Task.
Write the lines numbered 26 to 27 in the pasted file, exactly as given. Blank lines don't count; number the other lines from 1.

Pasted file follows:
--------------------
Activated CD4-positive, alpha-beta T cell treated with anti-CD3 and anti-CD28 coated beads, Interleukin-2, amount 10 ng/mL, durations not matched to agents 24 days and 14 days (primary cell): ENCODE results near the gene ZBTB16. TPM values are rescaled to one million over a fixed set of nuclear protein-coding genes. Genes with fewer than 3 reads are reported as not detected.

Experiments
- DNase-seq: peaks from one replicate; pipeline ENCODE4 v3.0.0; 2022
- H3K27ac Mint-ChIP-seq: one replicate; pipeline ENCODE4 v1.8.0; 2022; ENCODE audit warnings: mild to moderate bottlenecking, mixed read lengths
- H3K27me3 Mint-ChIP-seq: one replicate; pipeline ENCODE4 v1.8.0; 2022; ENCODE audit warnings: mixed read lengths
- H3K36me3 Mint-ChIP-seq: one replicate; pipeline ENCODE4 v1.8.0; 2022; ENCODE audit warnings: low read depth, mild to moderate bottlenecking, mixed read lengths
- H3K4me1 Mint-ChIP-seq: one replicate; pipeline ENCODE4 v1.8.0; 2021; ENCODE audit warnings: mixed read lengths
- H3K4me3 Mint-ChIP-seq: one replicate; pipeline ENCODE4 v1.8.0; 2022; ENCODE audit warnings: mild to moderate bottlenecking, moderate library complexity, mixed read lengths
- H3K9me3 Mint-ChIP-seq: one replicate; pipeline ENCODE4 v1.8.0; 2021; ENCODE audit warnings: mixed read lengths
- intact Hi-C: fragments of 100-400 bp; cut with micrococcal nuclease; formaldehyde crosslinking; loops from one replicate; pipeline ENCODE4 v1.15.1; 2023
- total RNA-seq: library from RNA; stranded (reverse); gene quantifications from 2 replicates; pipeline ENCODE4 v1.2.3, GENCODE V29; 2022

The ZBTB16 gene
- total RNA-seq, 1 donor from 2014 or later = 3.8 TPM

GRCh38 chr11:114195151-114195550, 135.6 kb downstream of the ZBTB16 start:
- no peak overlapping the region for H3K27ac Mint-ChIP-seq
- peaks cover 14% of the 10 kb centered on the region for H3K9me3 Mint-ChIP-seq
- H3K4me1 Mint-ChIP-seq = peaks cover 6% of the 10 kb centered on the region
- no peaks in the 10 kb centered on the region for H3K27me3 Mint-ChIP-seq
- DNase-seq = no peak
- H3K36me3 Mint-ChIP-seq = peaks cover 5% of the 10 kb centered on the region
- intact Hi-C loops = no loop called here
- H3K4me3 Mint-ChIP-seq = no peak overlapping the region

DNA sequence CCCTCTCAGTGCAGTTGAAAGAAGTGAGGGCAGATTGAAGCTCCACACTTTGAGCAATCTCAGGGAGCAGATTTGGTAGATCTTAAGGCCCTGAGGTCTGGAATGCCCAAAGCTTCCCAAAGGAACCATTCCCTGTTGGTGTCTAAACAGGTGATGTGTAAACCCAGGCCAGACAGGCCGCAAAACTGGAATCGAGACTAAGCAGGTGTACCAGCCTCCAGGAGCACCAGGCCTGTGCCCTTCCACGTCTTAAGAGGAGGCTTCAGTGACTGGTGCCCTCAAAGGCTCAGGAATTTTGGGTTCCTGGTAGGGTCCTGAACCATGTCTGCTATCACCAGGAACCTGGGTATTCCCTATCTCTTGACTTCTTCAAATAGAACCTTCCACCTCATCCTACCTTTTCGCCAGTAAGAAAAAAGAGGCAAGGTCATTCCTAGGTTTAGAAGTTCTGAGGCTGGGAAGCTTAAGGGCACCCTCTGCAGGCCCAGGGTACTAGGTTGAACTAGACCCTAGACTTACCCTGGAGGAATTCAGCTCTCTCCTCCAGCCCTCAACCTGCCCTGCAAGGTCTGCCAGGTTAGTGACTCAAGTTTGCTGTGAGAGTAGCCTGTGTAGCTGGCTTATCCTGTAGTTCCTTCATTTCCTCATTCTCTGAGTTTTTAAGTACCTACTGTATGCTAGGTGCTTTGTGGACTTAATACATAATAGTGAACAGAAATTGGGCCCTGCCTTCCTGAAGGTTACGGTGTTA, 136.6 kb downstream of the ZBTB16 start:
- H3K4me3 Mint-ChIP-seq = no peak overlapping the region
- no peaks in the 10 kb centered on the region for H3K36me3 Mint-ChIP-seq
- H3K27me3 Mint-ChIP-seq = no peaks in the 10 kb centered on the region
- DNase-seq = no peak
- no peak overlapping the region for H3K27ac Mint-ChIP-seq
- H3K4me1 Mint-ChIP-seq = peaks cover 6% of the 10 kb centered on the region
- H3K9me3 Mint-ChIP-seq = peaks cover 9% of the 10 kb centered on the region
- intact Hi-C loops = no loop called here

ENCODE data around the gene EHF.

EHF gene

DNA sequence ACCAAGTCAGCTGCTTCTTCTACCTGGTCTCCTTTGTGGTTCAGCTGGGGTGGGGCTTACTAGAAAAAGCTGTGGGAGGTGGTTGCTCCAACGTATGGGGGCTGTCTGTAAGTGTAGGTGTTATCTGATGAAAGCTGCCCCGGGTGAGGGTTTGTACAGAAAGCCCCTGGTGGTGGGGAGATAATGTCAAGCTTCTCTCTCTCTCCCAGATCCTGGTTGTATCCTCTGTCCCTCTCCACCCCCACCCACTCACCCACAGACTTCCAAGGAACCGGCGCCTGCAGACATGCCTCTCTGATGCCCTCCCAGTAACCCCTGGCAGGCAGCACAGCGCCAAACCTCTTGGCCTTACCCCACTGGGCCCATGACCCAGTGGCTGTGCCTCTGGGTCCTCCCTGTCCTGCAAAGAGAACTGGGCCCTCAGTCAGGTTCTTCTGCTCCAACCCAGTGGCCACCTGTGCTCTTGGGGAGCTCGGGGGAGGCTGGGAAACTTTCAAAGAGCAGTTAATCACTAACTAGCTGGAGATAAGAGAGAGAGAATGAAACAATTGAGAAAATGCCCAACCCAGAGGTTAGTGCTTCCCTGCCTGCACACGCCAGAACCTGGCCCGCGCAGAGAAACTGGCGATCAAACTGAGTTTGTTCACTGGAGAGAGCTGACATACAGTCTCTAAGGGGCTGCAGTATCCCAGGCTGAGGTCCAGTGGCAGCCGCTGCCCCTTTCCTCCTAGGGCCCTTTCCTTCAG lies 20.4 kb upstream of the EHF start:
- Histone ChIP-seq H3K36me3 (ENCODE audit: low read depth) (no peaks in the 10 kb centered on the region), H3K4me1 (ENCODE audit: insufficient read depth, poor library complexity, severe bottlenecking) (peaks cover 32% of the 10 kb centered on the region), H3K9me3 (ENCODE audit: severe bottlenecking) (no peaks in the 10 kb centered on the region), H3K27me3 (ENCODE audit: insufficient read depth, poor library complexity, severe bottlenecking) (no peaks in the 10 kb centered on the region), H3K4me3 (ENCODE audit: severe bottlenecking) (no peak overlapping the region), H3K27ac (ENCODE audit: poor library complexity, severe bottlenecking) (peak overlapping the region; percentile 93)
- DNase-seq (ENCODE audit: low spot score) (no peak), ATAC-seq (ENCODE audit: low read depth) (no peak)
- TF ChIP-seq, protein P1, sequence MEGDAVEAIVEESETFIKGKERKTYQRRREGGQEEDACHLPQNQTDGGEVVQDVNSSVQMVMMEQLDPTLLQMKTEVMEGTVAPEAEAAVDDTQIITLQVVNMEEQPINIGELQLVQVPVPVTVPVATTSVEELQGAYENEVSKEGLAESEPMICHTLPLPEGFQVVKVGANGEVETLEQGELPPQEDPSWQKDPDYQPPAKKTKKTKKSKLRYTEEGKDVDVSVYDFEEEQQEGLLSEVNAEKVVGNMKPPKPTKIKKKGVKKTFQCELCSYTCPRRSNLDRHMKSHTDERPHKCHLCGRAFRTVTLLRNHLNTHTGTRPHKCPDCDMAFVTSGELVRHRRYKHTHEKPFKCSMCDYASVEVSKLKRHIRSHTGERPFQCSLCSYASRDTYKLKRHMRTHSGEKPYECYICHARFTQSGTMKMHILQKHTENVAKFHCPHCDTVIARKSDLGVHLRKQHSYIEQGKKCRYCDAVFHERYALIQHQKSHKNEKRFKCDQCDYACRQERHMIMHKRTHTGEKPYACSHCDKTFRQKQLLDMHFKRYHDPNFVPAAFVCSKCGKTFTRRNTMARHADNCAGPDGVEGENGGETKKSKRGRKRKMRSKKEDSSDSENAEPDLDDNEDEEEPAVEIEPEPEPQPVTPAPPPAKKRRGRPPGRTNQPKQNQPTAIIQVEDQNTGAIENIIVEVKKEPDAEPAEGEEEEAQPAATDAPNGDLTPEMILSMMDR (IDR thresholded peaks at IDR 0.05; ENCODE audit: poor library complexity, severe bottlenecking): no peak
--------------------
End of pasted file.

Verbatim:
- H3K27me3 Mint-ChIP-seq = no peaks in the 10 kb centered on the region
- DNase-seq = no peak